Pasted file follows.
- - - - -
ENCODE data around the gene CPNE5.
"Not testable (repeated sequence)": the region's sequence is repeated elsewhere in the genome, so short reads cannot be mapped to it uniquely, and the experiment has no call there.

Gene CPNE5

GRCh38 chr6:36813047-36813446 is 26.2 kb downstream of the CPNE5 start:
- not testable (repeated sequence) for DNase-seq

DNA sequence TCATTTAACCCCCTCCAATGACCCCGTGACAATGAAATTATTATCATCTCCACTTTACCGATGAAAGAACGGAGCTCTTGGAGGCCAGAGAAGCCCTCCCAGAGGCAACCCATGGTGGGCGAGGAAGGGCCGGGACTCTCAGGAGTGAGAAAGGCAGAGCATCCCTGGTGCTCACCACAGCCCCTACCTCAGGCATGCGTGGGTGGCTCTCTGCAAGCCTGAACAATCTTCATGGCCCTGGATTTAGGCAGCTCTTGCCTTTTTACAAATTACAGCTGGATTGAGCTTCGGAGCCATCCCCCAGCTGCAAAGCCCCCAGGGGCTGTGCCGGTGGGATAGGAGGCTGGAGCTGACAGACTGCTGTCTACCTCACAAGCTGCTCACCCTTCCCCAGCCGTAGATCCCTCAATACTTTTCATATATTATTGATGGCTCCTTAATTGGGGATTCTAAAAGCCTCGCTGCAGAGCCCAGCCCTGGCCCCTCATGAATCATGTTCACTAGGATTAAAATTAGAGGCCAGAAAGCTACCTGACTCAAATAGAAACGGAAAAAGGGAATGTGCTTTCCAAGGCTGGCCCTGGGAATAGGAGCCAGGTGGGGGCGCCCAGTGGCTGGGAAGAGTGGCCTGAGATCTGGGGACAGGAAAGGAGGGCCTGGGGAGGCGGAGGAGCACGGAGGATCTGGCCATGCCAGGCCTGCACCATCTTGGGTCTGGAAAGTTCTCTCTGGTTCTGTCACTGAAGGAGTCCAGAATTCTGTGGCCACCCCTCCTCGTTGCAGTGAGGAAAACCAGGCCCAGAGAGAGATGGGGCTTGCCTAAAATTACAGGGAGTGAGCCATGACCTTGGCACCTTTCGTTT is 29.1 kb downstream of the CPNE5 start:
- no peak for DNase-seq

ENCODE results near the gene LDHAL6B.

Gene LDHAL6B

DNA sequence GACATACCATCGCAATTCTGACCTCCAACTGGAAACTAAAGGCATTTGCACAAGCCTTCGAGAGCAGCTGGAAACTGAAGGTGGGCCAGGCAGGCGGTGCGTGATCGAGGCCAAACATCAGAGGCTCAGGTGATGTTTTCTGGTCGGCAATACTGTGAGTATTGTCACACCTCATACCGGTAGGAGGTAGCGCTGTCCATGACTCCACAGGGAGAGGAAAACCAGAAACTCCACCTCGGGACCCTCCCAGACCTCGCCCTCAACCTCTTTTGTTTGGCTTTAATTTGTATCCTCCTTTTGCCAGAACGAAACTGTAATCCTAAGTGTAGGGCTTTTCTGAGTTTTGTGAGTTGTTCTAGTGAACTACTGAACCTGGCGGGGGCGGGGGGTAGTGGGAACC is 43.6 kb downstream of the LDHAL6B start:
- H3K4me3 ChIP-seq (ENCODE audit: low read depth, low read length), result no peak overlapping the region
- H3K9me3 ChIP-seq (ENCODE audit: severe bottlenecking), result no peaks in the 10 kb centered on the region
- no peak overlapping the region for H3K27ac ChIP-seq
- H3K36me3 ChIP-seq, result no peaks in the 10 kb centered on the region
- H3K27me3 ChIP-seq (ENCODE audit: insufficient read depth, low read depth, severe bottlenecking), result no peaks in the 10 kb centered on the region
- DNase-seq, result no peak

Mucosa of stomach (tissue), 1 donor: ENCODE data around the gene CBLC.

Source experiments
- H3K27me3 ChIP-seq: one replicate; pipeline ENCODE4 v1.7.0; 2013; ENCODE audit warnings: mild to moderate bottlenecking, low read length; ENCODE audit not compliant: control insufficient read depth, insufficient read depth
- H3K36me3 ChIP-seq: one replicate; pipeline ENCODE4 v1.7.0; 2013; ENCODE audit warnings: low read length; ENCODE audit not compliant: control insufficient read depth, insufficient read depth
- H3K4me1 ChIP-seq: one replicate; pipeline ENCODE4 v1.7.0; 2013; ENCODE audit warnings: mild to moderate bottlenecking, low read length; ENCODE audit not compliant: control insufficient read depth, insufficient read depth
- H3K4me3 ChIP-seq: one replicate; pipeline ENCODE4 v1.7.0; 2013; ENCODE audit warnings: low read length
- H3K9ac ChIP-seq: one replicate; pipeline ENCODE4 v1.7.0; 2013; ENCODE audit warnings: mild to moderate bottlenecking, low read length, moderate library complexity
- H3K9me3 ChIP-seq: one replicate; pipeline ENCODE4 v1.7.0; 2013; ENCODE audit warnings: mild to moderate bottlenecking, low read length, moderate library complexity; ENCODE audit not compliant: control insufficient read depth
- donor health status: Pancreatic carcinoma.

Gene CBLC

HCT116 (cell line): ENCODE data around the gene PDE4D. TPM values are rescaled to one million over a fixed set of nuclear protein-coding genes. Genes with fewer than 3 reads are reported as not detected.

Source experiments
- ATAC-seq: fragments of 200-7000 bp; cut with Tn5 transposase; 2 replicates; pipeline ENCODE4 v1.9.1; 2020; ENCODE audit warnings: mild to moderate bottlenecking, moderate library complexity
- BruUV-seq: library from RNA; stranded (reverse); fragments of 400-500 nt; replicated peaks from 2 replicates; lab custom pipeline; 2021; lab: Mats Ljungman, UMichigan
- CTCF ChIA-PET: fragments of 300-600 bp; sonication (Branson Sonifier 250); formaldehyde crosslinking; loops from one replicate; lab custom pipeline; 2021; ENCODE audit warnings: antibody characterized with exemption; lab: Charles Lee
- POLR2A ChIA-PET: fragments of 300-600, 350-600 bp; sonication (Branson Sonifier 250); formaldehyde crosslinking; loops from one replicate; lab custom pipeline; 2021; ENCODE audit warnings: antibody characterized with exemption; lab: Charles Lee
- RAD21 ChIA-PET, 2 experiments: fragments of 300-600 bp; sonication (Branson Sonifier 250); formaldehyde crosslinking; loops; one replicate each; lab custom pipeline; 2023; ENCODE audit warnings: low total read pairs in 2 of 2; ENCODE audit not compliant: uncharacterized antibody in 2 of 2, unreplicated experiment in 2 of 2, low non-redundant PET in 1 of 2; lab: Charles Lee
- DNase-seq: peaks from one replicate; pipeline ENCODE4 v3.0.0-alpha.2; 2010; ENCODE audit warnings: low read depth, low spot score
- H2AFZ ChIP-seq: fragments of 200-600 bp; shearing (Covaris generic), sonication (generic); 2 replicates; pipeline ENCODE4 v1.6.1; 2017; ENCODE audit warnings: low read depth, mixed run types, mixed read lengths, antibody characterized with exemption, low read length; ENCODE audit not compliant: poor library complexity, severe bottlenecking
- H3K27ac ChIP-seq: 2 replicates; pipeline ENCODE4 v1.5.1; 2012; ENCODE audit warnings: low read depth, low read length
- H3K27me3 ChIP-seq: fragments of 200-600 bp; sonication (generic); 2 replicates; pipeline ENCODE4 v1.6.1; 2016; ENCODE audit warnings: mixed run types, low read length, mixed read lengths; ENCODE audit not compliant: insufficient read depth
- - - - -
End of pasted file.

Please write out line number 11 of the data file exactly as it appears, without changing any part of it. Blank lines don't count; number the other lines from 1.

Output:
- H3K4me3 ChIP-seq (ENCODE audit: low read depth, low read length), result no peak overlapping the region